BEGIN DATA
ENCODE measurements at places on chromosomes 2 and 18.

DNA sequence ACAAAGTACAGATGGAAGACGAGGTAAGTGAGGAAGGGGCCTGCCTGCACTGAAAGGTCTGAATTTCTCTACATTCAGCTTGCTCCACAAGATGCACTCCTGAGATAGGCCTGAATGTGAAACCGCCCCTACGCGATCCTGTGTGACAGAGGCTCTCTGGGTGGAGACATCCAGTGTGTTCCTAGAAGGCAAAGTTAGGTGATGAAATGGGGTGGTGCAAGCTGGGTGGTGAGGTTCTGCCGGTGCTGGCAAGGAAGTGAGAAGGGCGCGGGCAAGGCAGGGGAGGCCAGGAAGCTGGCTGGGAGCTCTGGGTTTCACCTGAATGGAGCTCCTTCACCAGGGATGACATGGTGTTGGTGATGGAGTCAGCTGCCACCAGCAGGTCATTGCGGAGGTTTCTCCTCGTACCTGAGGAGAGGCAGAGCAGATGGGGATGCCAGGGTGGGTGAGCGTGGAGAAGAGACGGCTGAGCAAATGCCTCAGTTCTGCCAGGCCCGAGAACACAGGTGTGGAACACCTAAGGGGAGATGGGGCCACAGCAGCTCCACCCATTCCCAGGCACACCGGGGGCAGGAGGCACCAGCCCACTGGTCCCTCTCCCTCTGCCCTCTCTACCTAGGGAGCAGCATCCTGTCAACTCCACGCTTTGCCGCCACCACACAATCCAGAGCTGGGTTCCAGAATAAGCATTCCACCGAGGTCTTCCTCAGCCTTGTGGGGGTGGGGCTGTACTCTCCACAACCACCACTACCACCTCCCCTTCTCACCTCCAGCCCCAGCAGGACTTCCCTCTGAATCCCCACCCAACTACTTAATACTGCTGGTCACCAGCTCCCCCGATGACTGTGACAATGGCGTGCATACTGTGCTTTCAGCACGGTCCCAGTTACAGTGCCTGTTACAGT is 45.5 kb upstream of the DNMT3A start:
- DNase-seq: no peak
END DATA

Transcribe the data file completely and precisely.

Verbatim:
ENCODE measurements at places on chromosomes 2 and 18.

DNA sequence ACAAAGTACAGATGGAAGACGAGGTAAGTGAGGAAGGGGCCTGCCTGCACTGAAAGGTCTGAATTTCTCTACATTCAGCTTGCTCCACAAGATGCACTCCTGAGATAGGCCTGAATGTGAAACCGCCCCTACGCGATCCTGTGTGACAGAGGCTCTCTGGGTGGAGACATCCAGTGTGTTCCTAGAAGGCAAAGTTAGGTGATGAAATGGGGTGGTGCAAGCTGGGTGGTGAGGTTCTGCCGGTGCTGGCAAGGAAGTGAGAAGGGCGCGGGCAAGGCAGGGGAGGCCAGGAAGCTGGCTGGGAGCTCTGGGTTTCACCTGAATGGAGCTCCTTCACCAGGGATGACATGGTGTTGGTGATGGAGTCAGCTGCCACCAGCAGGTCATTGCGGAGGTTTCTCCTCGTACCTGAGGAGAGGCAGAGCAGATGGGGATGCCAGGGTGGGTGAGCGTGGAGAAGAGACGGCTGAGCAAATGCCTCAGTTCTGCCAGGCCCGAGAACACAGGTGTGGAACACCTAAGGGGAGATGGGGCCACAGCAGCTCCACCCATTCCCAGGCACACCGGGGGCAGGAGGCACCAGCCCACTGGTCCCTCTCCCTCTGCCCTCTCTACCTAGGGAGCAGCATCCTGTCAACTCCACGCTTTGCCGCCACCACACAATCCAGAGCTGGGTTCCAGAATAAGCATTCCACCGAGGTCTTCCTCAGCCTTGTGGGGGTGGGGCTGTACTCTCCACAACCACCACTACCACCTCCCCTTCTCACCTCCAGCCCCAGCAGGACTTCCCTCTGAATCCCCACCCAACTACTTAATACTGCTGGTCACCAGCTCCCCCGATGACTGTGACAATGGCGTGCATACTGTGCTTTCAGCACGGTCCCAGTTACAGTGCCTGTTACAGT is 45.5 kb upstream of the DNMT3A start:
- DNase-seq: no peak